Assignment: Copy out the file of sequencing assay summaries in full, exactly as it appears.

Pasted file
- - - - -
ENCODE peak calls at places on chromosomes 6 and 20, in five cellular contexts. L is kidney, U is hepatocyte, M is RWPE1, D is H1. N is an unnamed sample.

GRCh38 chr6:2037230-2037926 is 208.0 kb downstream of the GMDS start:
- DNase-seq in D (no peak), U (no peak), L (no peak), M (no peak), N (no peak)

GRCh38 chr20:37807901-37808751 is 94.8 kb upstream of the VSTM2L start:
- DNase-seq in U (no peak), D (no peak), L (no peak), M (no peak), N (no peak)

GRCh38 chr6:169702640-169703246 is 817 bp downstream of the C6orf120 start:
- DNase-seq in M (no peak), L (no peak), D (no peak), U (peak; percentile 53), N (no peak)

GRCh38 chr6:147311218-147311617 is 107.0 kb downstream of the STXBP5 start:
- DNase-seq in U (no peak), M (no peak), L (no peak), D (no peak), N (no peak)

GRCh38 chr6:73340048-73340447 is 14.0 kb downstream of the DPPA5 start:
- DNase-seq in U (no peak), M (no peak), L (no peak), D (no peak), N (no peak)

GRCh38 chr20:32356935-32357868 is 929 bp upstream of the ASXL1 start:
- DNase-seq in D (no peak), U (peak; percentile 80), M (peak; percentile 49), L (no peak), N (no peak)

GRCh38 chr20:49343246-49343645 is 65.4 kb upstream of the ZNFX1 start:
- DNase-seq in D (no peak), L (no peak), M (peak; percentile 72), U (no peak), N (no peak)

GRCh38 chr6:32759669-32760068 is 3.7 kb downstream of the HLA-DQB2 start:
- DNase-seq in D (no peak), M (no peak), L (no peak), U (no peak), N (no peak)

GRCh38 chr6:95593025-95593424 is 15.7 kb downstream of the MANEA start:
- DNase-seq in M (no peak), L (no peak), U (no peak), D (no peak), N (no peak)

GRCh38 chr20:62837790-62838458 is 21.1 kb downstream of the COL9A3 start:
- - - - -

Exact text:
ENCODE peak calls at places on chromosomes 6 and 20, in five cellular contexts. L is kidney, U is hepatocyte, M is RWPE1, D is H1. N is an unnamed sample.

GRCh38 chr6:2037230-2037926 is 208.0 kb downstream of the GMDS start:
- DNase-seq in D (no peak), U (no peak), L (no peak), M (no peak), N (no peak)

GRCh38 chr20:37807901-37808751 is 94.8 kb upstream of the VSTM2L start:
- DNase-seq in U (no peak), D (no peak), L (no peak), M (no peak), N (no peak)

GRCh38 chr6:169702640-169703246 is 817 bp downstream of the C6orf120 start:
- DNase-seq in M (no peak), L (no peak), D (no peak), U (peak; percentile 53), N (no peak)

GRCh38 chr6:147311218-147311617 is 107.0 kb downstream of the STXBP5 start:
- DNase-seq in U (no peak), M (no peak), L (no peak), D (no peak), N (no peak)

GRCh38 chr6:73340048-73340447 is 14.0 kb downstream of the DPPA5 start:
- DNase-seq in U (no peak), M (no peak), L (no peak), D (no peak), N (no peak)

GRCh38 chr20:32356935-32357868 is 929 bp upstream of the ASXL1 start:
- DNase-seq in D (no peak), U (peak; percentile 80), M (peak; percentile 49), L (no peak), N (no peak)

GRCh38 chr20:49343246-49343645 is 65.4 kb upstream of the ZNFX1 start:
- DNase-seq in D (no peak), L (no peak), M (peak; percentile 72), U (no peak), N (no peak)

GRCh38 chr6:32759669-32760068 is 3.7 kb downstream of the HLA-DQB2 start:
- DNase-seq in D (no peak), M (no peak), L (no peak), U (no peak), N (no peak)

GRCh38 chr6:95593025-95593424 is 15.7 kb downstream of the MANEA start:
- DNase-seq in M (no peak), L (no peak), U (no peak), D (no peak), N (no peak)

GRCh38 chr20:62837790-62838458 is 21.1 kb downstream of the COL9A3 start: